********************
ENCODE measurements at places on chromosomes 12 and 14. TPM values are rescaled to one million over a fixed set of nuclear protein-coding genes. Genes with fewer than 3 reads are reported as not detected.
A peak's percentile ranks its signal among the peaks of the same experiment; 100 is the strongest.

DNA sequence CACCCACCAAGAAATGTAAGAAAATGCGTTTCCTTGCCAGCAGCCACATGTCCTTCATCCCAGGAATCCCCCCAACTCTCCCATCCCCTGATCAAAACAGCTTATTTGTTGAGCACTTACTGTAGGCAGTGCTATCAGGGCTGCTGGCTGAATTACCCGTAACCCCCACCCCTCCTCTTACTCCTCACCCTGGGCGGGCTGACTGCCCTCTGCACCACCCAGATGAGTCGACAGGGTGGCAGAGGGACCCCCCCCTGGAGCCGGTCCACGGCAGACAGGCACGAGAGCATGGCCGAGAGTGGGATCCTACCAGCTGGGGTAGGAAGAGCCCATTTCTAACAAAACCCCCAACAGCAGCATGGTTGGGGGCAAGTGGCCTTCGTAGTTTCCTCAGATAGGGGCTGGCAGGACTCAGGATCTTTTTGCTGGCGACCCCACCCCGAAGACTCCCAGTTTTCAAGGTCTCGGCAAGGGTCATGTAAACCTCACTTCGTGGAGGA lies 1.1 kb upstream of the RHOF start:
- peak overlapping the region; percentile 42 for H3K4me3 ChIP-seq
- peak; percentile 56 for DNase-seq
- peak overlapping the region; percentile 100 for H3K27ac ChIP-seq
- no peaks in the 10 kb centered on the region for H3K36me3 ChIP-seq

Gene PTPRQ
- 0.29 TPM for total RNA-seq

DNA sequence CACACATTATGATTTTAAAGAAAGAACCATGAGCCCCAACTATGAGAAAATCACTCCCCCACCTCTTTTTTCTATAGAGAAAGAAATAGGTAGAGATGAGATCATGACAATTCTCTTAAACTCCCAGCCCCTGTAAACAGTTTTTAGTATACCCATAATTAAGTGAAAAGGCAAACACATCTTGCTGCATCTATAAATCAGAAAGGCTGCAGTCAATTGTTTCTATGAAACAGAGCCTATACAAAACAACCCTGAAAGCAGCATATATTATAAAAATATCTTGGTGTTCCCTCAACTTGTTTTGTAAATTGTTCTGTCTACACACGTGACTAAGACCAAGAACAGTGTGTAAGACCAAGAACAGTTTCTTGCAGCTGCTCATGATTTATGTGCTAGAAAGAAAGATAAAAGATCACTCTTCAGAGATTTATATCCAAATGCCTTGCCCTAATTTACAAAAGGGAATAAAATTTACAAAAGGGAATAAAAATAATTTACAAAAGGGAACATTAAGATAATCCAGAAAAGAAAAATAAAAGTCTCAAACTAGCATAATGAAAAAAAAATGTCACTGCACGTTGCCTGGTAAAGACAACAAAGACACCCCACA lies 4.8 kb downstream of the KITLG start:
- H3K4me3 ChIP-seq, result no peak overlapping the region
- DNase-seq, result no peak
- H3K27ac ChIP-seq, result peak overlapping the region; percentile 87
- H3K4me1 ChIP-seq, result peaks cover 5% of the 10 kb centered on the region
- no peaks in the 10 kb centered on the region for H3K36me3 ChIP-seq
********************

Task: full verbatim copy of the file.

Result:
ENCODE measurements at places on chromosomes 12 and 14. TPM values are rescaled to one million over a fixed set of nuclear protein-coding genes. Genes with fewer than 3 reads are reported as not detected.
A peak's percentile ranks its signal among the peaks of the same experiment; 100 is the strongest.

DNA sequence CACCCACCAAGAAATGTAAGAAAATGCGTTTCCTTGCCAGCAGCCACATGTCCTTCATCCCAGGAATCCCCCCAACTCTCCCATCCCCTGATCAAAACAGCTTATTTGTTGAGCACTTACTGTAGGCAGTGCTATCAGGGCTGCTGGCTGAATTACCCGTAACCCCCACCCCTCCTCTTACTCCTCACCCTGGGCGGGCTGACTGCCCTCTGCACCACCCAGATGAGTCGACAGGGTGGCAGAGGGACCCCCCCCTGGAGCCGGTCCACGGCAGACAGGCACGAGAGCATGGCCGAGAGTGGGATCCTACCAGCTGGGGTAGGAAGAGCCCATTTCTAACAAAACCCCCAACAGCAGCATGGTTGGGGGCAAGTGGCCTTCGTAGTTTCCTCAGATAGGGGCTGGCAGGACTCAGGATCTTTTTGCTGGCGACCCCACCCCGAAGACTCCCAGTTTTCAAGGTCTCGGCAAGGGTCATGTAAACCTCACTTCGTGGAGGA lies 1.1 kb upstream of the RHOF start:
- peak overlapping the region; percentile 42 for H3K4me3 ChIP-seq
- peak; percentile 56 for DNase-seq
- peak overlapping the region; percentile 100 for H3K27ac ChIP-seq
- no peaks in the 10 kb centered on the region for H3K36me3 ChIP-seq

Gene PTPRQ
- 0.29 TPM for total RNA-seq

DNA sequence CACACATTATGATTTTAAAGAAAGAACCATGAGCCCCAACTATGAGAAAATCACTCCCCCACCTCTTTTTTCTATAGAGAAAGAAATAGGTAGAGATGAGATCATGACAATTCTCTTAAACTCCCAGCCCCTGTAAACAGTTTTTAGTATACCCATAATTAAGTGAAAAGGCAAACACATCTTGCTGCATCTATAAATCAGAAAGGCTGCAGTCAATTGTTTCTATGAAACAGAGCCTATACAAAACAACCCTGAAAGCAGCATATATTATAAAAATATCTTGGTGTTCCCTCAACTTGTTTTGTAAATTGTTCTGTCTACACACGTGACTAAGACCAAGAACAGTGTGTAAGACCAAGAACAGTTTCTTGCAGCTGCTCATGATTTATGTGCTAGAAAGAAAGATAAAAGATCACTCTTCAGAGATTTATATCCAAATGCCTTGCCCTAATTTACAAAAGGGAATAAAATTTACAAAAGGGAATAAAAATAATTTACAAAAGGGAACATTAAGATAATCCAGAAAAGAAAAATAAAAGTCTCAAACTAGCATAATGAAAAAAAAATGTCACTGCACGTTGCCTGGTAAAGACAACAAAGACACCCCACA lies 4.8 kb downstream of the KITLG start:
- H3K4me3 ChIP-seq, result no peak overlapping the region
- DNase-seq, result no peak
- H3K27ac ChIP-seq, result peak overlapping the region; percentile 87
- H3K4me1 ChIP-seq, result peaks cover 5% of the 10 kb centered on the region
- no peaks in the 10 kb centered on the region for H3K36me3 ChIP-seq